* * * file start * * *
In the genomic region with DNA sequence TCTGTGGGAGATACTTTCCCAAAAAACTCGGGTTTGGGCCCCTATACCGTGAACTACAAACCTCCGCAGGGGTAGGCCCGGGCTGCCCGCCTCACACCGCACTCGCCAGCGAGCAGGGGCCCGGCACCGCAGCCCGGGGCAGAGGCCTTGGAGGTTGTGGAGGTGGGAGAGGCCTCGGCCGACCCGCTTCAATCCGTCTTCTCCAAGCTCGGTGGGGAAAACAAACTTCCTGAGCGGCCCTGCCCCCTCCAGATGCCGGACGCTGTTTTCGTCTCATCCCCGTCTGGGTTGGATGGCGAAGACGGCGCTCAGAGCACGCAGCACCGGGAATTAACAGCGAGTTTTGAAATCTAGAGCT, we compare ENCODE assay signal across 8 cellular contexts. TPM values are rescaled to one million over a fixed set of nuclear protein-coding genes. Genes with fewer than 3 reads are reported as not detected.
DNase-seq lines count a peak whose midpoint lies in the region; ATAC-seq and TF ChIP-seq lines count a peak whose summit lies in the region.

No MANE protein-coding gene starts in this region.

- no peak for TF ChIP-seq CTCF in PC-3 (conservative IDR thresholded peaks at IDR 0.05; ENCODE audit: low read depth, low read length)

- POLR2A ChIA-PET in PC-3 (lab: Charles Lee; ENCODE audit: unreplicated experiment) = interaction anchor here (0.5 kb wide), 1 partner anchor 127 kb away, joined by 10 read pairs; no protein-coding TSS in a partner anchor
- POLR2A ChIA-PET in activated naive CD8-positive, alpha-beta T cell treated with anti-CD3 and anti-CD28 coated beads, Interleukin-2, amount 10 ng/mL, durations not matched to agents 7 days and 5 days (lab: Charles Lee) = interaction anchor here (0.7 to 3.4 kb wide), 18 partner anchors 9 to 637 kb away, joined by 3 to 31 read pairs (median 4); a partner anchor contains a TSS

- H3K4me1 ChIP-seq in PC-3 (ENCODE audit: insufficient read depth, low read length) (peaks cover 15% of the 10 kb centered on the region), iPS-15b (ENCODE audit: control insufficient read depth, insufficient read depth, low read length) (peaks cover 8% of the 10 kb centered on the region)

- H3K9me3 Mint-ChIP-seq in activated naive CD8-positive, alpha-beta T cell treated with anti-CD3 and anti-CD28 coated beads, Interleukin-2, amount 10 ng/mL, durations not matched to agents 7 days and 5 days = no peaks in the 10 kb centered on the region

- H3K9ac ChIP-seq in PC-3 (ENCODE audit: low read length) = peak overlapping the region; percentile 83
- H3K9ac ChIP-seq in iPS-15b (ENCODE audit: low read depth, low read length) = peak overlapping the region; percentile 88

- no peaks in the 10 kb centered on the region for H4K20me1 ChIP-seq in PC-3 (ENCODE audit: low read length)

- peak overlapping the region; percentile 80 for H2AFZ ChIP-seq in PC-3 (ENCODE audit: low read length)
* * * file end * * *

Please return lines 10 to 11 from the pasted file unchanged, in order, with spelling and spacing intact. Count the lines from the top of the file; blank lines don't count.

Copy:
- H3K9ac ChIP-seq in iPS-15b (ENCODE audit: low read depth, low read length) = peak overlapping the region; percentile 88

- no peaks in the 10 kb centered on the region for H4K20me1 ChIP-seq in PC-3 (ENCODE audit: low read length)